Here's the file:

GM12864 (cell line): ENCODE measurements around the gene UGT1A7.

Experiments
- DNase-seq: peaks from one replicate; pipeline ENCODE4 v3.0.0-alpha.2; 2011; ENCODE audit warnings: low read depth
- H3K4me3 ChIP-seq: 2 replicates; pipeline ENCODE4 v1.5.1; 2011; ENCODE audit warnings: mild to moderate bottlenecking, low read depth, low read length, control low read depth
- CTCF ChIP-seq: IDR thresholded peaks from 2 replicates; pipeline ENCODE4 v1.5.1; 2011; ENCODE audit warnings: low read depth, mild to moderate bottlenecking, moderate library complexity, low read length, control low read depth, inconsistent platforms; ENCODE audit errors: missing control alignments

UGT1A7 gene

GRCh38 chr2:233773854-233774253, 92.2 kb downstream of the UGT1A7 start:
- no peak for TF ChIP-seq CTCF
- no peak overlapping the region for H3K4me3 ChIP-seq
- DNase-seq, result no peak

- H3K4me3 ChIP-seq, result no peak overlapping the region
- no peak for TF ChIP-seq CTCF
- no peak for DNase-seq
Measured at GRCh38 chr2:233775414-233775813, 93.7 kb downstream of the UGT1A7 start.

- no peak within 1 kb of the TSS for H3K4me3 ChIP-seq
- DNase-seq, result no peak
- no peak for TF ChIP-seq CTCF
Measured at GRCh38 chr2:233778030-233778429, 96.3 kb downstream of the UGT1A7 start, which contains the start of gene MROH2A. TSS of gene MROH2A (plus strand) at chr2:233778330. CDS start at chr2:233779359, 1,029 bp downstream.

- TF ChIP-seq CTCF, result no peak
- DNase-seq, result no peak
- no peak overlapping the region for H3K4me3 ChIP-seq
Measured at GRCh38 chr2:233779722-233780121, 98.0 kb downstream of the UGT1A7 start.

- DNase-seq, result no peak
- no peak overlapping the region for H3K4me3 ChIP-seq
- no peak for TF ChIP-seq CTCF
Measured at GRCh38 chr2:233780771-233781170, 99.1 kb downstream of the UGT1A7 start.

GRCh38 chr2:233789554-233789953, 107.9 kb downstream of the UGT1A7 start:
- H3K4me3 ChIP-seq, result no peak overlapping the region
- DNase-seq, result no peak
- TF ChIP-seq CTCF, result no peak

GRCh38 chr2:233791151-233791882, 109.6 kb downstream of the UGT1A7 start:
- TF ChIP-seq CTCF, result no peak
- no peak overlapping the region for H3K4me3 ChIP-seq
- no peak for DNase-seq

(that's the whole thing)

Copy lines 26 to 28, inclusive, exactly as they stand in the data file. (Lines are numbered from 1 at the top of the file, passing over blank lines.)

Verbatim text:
Measured at GRCh38 chr2:233780771-233781170, 99.1 kb downstream of the UGT1A7 start.

GRCh38 chr2:233789554-233789953, 107.9 kb downstream of the UGT1A7 start:
- H3K4me3 ChIP-seq, result no peak overlapping the region